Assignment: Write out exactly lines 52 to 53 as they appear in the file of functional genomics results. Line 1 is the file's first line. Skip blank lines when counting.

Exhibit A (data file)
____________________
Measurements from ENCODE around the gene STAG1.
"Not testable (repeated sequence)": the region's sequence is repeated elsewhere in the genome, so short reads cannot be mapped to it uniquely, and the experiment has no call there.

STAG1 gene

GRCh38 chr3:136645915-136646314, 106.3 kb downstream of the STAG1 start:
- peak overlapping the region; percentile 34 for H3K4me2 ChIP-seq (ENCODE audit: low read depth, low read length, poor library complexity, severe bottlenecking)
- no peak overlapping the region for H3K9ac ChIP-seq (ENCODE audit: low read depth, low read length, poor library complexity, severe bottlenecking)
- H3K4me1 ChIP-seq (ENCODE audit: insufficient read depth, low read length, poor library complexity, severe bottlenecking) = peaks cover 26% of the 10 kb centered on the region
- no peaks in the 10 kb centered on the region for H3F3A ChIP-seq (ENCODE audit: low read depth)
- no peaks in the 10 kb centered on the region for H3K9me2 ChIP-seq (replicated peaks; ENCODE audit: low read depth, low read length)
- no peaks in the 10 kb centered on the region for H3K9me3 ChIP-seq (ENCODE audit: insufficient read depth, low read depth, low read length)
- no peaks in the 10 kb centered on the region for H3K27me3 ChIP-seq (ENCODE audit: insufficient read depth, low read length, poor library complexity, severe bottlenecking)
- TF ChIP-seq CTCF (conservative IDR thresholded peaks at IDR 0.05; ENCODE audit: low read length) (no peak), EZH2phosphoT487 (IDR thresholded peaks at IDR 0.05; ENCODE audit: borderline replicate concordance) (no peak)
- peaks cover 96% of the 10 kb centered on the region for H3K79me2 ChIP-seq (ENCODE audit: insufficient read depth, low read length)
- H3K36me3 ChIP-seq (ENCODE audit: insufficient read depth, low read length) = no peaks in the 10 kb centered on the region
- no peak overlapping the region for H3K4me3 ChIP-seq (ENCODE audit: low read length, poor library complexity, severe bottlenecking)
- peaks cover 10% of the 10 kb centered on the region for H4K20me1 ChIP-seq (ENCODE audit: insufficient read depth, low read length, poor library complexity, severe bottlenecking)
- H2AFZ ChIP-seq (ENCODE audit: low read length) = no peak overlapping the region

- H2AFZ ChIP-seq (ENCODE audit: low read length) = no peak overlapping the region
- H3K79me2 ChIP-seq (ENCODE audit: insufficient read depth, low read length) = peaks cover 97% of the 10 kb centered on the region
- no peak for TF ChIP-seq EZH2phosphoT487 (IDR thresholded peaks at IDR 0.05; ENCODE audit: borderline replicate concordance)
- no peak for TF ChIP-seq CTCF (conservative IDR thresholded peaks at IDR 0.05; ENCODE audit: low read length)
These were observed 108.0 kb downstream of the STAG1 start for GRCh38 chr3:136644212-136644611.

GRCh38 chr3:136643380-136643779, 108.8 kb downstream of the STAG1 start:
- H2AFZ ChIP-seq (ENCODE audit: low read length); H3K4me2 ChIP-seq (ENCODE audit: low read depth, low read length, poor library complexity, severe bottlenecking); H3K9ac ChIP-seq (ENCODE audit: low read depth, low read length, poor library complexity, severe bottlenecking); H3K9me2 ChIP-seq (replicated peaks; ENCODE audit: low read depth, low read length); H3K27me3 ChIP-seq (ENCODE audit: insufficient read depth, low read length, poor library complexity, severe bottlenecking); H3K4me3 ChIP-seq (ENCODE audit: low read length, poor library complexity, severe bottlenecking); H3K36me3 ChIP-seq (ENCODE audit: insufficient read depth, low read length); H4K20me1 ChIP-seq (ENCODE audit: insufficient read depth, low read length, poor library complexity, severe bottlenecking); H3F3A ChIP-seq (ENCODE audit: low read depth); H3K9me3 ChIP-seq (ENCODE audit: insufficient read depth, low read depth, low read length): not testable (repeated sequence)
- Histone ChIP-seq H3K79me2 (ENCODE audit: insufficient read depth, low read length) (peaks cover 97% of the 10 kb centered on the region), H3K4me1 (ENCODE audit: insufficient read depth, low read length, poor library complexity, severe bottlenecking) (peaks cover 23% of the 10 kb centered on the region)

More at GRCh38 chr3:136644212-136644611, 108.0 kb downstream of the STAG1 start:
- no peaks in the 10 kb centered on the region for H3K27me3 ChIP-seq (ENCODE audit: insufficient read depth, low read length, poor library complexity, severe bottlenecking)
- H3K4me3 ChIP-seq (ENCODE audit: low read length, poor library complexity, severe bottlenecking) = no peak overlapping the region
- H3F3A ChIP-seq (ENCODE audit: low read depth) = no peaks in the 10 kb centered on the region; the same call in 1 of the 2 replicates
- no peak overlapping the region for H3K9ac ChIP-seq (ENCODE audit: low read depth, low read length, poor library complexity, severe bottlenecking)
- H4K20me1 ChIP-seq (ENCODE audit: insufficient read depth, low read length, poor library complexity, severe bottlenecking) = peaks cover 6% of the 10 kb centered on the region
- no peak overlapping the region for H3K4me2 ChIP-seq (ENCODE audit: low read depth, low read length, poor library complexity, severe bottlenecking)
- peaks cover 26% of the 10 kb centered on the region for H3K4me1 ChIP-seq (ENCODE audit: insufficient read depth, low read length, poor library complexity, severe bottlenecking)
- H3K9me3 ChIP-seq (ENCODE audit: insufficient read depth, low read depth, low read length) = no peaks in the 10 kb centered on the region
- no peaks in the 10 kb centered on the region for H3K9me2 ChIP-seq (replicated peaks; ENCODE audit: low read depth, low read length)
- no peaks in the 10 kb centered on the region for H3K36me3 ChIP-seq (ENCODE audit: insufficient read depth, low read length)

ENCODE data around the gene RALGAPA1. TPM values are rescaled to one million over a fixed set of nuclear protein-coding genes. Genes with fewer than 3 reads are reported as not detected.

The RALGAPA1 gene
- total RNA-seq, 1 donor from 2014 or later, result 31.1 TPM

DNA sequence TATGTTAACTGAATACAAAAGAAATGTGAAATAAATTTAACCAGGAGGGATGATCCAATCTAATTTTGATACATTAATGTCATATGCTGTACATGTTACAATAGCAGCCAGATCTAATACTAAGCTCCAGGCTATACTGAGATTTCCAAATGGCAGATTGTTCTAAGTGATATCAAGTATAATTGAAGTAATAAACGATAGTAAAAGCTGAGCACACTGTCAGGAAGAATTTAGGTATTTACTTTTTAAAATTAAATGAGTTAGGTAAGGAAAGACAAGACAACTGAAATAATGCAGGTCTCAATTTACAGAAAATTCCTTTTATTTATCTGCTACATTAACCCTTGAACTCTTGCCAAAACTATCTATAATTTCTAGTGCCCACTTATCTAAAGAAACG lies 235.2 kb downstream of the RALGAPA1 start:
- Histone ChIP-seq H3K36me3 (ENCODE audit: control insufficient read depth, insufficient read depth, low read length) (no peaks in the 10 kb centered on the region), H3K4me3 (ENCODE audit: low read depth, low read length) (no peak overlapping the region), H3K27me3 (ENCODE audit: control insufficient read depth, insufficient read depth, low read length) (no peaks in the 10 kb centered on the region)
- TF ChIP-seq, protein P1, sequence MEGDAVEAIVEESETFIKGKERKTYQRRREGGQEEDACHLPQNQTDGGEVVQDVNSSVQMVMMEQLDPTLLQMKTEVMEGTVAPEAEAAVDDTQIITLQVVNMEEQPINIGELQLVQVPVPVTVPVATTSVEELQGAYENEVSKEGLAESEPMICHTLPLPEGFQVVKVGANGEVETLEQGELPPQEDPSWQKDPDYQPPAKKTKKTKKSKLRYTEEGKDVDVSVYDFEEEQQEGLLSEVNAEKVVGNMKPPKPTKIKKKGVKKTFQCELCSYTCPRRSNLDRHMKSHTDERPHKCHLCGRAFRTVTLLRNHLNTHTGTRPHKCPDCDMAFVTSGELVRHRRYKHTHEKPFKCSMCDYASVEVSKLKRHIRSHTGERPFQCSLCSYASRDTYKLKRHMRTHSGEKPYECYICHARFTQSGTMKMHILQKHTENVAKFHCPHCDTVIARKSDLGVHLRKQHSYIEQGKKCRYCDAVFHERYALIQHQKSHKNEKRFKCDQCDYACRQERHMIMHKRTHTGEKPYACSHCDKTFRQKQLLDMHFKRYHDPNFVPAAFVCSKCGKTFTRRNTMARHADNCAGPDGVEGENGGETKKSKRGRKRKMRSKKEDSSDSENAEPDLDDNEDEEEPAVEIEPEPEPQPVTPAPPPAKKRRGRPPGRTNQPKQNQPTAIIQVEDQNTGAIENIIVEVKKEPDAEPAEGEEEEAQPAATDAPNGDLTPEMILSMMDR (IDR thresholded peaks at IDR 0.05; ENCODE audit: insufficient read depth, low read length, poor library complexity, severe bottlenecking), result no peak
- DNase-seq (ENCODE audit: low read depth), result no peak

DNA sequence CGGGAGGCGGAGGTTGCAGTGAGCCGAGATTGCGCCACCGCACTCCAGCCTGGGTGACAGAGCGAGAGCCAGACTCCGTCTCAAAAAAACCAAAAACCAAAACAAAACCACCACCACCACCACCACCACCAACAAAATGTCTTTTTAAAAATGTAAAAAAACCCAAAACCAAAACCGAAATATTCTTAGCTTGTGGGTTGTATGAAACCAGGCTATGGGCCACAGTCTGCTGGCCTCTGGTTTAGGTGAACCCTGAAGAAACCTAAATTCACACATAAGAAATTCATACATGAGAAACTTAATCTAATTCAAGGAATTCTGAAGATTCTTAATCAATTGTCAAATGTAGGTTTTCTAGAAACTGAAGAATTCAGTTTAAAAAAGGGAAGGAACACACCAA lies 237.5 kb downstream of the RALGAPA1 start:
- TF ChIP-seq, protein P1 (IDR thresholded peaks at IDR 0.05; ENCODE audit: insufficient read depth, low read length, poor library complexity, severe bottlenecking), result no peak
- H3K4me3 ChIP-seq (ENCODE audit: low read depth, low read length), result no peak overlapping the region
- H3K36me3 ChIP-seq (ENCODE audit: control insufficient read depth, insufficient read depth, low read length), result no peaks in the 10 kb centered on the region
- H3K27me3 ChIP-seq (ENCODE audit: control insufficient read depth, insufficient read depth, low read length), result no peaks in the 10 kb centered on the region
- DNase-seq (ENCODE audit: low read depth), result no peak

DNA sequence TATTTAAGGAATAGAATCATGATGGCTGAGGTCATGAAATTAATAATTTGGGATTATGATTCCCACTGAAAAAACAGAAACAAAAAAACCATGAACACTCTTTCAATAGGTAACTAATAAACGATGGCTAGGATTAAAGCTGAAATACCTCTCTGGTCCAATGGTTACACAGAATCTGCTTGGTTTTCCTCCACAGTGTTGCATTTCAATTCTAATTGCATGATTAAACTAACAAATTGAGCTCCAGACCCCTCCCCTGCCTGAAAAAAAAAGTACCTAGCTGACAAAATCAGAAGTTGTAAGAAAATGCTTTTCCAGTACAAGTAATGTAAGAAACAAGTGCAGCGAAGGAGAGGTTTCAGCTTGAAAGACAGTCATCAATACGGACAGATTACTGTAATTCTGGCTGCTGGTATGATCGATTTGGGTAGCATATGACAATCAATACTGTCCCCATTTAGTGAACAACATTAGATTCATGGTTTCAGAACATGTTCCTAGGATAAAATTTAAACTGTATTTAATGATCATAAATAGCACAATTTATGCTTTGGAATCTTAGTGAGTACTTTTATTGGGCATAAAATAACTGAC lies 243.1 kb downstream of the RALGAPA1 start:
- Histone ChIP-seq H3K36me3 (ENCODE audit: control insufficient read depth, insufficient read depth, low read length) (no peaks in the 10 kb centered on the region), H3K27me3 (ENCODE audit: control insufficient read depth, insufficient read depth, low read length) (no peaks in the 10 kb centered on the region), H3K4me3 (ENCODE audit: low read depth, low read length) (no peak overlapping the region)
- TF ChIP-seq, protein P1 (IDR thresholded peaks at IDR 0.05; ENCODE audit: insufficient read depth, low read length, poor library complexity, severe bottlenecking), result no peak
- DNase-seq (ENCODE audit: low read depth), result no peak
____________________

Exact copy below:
- TF ChIP-seq, protein P1 (IDR thresholded peaks at IDR 0.05; ENCODE audit: insufficient read depth, low read length, poor library complexity, severe bottlenecking), result no peak
- DNase-seq (ENCODE audit: low read depth), result no peak